HomeEnglishFind capable company to kick off Upper Padas Hydroelectric dam project

Find capable company to kick off Upper Padas Hydroelectric dam project

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KOTA KINABALU – The Upper Padas Hydroelectric dam project was a good masterplan.

It was supposed to be the answer to Sabahans wish for a more stable power supply.

Yet, 10 years on since it was mooted in 2013, the project has yet to take off, far from the original plan to see it running by 2019.

It was learnt that the project was suspended for many years due to technical design issues.

Based on the final Special Environmental Impact Assessment (SEIA) report, the project, which was originally initiated by the Sabah Electricity Sdn Bhd (SESB), has been assigned to the Upper Padas Power Sdn Bhd.

The project is supposed to be at the Padas basin around Kuala Tomani in Tenom, and the plant would have a capacity of 180MW and involve a water catchment area of only 590ha or 2.3ha per megawatt.

The site is home to 46 mammal species, of which 25 or 54 per cent are protected species under the Sabah Wildlife Conservation Enactment 1997, as well as 238 bird species were recorded, consisting 50 species (18 per cent) are listed as “protected” under the same enactment.

In 2018, the Upper Padas Power Sdn Bhd has appointed Chemsain Konsultant Sdn Bhd to carry out a SEIA (Revised) report for the Project.

Under the Environment Protection Department (EPD) of Sabah, a SEIA is required if the Project has special magnitude and sensitivity regarding the environmental impacts which may extend beyond the geographical boundaries of the project site and/or can adversely affect the welfare of local communities.

According to the Chemsain Konsultant Sdn Bhd, the Upper Padas area was identified under the Sabah Power Development Master Plan 1984 as one of the promising sites to develop a hydroelectric scheme to cater for the rising need of electricity in Sabah.

Chemsain disclosed that the main components of the project include:

  • A reservoir with surface area of NTWL of 6.6 km2 and a regulation storage capacity of 256 Mm3.
  • A 130-m high Roller Compacted Concrete (RCC) gravity dam with a gated main spillway.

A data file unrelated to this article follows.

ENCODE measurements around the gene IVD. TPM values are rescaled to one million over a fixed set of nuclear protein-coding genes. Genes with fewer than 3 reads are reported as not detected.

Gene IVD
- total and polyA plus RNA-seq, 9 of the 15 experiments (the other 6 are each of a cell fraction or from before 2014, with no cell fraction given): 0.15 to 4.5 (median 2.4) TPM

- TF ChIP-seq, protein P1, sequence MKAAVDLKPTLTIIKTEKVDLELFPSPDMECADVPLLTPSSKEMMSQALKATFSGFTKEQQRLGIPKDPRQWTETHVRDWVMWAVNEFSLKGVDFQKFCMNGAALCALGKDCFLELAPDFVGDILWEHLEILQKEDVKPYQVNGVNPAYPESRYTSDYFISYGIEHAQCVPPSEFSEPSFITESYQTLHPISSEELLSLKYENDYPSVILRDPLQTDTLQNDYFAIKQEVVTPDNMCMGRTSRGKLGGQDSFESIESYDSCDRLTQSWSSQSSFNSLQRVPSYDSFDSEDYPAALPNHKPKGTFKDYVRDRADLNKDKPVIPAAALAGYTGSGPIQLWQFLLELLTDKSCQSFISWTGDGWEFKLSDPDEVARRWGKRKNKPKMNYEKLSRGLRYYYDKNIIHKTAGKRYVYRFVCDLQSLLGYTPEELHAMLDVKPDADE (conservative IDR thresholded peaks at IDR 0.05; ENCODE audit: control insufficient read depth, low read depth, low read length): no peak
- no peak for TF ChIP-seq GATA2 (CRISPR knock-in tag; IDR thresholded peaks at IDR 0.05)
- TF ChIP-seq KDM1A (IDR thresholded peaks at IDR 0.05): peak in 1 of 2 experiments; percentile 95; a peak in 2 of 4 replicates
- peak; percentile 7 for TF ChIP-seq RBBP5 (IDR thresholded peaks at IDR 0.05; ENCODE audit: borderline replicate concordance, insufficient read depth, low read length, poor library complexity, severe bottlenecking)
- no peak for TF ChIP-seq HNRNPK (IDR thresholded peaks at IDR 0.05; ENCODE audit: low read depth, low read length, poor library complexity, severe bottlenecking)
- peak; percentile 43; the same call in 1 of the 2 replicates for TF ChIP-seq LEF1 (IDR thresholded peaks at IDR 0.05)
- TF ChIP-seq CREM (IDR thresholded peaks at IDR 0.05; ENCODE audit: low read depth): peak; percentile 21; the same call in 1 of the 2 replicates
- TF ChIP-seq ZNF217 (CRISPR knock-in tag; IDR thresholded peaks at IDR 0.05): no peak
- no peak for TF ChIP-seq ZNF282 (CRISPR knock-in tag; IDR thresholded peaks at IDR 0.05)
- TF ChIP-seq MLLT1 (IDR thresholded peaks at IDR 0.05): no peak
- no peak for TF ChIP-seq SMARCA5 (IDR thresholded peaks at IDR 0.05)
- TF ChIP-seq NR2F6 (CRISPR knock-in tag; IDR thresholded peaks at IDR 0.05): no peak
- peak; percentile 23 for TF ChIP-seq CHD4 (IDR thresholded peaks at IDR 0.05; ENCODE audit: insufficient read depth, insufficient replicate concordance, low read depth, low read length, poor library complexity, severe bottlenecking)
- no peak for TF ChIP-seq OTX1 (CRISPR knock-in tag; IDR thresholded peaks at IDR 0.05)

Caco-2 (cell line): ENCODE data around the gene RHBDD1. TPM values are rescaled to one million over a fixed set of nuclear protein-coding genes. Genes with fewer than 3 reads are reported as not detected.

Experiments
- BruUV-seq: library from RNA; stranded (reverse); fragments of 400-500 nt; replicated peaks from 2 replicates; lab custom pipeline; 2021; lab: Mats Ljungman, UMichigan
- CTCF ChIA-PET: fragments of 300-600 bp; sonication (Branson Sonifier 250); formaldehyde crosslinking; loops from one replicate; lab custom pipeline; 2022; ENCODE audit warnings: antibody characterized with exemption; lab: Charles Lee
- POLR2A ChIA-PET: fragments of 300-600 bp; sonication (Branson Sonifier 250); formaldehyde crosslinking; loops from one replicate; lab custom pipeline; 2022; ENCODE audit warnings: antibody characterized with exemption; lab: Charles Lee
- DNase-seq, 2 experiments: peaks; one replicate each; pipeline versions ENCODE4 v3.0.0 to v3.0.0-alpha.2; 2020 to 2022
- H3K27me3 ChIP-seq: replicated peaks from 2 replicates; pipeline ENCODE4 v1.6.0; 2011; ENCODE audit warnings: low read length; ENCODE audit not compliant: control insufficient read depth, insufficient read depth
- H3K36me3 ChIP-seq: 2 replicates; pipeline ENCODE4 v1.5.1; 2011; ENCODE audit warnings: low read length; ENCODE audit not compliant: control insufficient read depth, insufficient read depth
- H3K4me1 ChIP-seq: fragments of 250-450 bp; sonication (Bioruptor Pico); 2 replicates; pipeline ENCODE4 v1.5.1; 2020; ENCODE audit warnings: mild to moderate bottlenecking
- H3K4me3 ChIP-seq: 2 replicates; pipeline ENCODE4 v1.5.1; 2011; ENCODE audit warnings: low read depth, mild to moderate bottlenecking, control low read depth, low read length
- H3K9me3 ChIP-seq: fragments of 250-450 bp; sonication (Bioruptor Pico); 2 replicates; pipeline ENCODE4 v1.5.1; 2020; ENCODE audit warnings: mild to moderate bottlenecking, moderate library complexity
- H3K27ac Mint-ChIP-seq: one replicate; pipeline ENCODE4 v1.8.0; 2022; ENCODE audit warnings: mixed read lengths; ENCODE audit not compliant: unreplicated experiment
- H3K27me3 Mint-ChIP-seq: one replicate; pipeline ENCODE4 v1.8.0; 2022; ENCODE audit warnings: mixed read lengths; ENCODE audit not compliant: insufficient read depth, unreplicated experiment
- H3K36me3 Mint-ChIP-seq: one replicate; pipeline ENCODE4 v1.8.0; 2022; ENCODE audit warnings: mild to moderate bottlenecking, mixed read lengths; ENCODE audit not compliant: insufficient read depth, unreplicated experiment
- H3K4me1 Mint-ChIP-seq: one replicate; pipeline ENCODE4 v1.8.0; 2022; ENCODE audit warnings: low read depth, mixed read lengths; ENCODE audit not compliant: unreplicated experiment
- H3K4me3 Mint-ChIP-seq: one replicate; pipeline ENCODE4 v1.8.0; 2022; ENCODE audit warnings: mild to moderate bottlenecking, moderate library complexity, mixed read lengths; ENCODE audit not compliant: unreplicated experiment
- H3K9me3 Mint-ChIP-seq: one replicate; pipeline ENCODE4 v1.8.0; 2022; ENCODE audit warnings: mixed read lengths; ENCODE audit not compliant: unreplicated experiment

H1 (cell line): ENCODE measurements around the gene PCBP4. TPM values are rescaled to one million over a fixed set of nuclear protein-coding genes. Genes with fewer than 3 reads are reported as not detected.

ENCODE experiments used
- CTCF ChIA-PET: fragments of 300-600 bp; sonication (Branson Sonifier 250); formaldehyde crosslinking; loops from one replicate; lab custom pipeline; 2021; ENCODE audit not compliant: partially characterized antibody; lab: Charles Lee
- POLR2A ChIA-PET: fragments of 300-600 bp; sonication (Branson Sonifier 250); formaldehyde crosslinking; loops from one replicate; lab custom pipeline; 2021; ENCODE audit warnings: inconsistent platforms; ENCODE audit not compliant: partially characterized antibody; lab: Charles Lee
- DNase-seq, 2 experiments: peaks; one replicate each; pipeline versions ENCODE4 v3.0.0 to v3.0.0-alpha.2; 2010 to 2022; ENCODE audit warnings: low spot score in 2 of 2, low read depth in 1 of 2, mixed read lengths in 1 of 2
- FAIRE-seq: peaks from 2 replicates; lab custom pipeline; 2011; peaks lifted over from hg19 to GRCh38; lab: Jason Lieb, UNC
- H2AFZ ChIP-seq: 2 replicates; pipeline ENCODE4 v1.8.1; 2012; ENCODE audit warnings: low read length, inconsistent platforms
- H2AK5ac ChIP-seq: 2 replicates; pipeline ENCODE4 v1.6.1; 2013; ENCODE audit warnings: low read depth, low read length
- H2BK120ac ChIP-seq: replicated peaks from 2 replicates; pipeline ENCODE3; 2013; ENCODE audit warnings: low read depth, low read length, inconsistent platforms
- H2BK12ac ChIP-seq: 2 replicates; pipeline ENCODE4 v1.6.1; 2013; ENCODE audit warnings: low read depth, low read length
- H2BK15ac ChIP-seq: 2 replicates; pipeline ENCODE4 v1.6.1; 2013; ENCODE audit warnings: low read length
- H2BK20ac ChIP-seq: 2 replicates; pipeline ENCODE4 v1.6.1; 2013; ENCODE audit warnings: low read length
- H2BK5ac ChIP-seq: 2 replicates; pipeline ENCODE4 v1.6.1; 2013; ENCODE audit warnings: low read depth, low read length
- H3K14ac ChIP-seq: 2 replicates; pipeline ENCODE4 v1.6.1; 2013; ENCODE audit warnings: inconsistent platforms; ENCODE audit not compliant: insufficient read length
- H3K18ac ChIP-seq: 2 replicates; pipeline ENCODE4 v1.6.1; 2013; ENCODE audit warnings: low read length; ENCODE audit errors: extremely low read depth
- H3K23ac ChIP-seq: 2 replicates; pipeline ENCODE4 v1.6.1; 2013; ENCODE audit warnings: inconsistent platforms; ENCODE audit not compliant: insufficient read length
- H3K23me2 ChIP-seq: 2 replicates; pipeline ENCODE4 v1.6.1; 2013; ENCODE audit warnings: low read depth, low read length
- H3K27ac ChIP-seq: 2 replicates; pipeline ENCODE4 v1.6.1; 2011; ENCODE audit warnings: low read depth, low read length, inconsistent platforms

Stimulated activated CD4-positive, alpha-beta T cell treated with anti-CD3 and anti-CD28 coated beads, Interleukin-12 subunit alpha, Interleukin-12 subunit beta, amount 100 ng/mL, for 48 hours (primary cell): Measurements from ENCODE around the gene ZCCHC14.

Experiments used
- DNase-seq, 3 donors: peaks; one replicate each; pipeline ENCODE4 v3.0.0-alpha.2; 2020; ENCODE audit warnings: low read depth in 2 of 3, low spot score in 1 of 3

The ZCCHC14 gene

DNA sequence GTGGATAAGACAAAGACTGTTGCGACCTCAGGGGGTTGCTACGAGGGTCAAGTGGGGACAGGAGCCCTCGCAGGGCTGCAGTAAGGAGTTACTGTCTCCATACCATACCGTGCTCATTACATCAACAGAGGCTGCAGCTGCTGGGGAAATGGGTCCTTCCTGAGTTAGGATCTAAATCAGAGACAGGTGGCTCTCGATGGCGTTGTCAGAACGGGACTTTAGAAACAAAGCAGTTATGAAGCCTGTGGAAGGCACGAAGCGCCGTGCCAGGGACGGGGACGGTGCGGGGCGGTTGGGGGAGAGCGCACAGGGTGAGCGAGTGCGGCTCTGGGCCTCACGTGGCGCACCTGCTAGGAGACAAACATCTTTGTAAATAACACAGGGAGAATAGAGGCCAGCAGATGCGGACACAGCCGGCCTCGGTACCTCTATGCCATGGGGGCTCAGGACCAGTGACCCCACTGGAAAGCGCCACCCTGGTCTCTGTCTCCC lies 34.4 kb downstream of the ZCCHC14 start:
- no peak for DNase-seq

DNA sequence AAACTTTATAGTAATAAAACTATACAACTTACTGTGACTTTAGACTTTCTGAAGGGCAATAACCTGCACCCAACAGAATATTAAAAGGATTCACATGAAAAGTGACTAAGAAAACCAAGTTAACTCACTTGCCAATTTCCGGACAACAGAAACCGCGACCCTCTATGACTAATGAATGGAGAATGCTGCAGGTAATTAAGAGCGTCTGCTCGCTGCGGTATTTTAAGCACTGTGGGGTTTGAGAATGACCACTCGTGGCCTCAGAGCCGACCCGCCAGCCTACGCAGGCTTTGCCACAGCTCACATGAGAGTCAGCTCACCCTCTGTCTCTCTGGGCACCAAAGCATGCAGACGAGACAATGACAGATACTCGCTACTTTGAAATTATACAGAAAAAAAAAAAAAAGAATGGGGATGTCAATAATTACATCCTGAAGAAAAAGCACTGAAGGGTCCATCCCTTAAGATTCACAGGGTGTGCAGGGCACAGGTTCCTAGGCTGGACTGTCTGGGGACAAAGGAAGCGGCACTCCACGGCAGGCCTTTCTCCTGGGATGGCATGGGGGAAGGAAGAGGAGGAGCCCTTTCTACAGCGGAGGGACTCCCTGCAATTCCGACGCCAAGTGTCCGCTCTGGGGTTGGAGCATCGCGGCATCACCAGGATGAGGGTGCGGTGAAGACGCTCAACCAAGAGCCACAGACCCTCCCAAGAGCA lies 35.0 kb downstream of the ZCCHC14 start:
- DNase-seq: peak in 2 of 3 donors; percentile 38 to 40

• A power intake located as a separate structure adjacent to the upstream face of the dam.
  • A 9.3-km long concrete lined headrace tunnel with a diameter of 5.5 m connected to a surge shaft located at the downstream end of the tunnel.
  • A 300-m long steel penstock with a diameter of 5.5 m down to a 180-MW power house, equipped with three Francis turbine units.
  • A tailrace canal, with a length of 330 m, to return the generation flows to the Upper Padas River.
  • Potentially two quarries and three disposal sites within the project boundary.
  • Establishment of construction camps and residential housing.

Sabahans are now keeping their fingers crossed, hoping that the project will finally be implemented. Hopefully.

But, the Sabah Government must not deny alternatives to better the power supply in the state.

It is learnt that a company is interested to invest in the Upper Padas project and is offering an additional of RM68.362 million a year, with energy at 1,028 GWh/year, which is RM2.734 billion over four decades.

The state will be paying RM315.08 million per-annum at 30.65 sen, instead of RM246.72 million at 24 sen, an increase of 27.7 per cent due to the fault of the existing concessionaire.

It is vital to consider any alternatives to better the power supply in the state, and to take Sabah out of the stigma for having the highest power disruptions in the country.

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